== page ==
Necessity is the mother of invention.
And going by the inherent conditioning of our society where the question, “Beta, shaadi kab karoge?” has become an incessant pain in the heart for all youngsters (and not so young) who are still unmarried, this game comes as a fascinating reflection of changing times, modern outlook and how the world has changed, but certain questions still remain the same.
This board game called Arranged, created by 24-year-old Pakistan-born graphic designer, Nashra Balagamwala comes as a befitting tool for the eligible bachelors and unmarried girls, especially with regard to Asian society.
Nashra has been incessantly overshadowed by the expectation that eventually she will have an arranged marriage, and the first time she faced this pressure was when she was 18. After hearing stories from friends and families about their experiences with arranged marriages, both good and bad, she wanted to start more conversations about the practice.
So, after working for a board games giant Hasbro in New York City, she did what came naturally – she designed a board game. She first came up with the idea of creating her game, after making a list of all the things she had done to avoid an arranged marriage.
“Wearing fake engagement rings, getting a tan or being seen with male friends in public, [these are] the things I had done to avoid an arranged marriage myself,” she confesses.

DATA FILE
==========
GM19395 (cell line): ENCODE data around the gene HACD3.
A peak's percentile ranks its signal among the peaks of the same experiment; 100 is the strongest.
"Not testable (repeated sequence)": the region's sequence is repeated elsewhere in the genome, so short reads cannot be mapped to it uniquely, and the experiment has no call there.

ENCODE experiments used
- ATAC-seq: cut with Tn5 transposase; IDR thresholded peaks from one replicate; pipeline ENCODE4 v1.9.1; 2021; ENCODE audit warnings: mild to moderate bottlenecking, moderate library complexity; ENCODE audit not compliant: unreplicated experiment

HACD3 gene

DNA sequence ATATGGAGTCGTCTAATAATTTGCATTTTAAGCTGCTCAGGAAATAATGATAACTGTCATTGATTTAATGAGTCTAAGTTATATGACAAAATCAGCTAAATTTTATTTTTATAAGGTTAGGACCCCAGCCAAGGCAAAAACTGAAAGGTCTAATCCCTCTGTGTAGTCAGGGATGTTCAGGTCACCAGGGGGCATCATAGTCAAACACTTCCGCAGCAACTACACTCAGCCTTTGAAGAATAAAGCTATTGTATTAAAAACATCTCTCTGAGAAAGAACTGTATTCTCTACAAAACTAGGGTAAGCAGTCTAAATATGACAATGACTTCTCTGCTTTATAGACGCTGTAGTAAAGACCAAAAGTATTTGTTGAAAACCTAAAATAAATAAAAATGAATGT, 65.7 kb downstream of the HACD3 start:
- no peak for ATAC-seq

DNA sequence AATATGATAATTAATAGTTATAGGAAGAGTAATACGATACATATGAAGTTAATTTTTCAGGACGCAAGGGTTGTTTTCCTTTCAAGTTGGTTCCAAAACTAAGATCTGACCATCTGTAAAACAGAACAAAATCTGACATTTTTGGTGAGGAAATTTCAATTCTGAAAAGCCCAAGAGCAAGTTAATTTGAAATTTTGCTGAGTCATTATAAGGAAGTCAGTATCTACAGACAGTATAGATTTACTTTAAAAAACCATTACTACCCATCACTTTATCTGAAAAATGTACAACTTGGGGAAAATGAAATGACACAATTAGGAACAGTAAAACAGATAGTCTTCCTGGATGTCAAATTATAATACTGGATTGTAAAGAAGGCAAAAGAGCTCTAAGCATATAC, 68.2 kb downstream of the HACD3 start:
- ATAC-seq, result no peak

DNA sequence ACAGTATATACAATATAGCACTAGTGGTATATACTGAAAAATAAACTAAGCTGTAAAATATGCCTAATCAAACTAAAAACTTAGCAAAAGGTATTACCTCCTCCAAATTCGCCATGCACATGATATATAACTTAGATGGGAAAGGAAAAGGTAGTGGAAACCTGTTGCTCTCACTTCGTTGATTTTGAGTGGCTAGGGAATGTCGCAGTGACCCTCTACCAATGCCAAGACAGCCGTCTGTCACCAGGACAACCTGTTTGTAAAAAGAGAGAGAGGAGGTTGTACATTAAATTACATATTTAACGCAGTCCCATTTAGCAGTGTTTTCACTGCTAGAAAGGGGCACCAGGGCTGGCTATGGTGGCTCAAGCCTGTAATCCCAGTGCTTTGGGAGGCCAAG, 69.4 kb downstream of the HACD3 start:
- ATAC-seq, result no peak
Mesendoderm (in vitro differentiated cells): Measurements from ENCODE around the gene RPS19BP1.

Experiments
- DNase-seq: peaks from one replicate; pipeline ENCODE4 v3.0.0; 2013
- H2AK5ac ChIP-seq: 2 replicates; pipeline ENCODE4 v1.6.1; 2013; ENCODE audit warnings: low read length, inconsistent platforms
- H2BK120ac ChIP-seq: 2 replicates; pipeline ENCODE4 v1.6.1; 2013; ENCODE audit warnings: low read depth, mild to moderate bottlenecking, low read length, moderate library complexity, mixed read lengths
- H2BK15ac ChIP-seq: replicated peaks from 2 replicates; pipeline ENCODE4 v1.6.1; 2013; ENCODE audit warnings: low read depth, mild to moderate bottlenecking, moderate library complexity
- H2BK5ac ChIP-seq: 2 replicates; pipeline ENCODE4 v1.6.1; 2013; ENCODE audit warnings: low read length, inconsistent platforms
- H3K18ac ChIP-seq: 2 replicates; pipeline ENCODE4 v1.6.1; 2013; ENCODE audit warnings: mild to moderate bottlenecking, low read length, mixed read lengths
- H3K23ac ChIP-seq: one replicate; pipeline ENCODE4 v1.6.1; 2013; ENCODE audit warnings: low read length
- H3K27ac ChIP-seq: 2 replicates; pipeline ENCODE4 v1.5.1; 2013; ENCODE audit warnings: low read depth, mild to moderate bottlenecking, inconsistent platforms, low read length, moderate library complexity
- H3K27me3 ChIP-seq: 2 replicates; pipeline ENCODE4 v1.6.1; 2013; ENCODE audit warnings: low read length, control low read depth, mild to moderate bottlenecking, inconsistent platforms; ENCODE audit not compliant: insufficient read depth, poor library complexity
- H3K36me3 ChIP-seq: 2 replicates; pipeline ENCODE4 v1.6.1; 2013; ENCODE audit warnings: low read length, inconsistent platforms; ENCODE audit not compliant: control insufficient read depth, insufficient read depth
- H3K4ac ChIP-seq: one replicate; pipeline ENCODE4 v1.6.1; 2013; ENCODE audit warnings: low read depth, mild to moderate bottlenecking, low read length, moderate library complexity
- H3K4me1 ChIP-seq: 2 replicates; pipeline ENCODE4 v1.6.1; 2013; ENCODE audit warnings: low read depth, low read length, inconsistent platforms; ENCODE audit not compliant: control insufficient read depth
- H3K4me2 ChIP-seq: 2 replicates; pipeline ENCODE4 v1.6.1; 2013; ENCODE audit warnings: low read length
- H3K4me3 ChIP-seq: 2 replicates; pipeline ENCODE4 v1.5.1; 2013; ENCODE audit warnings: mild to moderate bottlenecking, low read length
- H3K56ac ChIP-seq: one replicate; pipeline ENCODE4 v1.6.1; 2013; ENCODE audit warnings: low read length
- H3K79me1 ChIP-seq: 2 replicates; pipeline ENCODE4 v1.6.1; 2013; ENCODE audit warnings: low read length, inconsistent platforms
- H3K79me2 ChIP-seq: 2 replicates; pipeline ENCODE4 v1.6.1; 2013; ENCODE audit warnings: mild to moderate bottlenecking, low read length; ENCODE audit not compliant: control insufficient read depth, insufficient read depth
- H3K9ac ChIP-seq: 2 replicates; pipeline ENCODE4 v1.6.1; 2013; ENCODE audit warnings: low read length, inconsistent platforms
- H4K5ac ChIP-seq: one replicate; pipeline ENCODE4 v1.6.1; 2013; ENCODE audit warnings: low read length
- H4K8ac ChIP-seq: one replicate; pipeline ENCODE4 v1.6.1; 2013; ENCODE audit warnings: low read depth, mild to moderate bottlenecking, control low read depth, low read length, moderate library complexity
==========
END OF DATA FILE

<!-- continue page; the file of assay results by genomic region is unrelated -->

About the game-
Arranged forces the players to confront the struggles of an arranged marriage.
The game involves a rishta aunty, or matchmaker, trying to marry you off to ‘any and every boy she can find’ while you, as the player, try to steer clear of her nosy ways and an arranged marriage. You can do so by talking about having a career, gaining weight or hanging out at a mall with boys and other besharam (shameless) behaviour.
Cards with commands like ‘you want to pursue a career…move four steps’ will help push you further away from the matchmaker in the game — but at the same time, Balagamwala hopes that they will also serve as talking points.
“At the beginning of the game, players usually think it’s all fun and games; however, they start to realise the deeper issues that are present and have the urge to talk about it,” she explains.
A graduate of the Rhode Island School of Design, Nashra says response to the game has been ‘unbelievably overwhelming’.
“I’ve had several Pakistani and Indian girls reach out to thank me for finally speaking up about something so important, and have talked to me about their own arranged marriages and family pressures,” she says.
“I’ve also dealt with a lot of criticism. Many Pakistanis…have made it clear to me that I’m a disgrace because I’m bad-mouthing the society.”And ironically, it’s the game that has helped relieve Balagamwala of the pressures of an arranged marriage.
“As for the aunties, they haven’t stopped whispering remarks and rolling their eyes at me,” laughs Ms Balagamwala. “I couldn’t care less though.”
Arranged is certainly an innovative board game which mirrors the deep rooted malaise of our society of giving undue focus and attention to marriage and putting pressure on young people for getting into an institution which is meant to be sacred and should be embraced in an organic way. No wonder more marriages are ending in divorces and separation and breaking up for lack of patience and understanding and maturity.
Kudos to Balagamwala!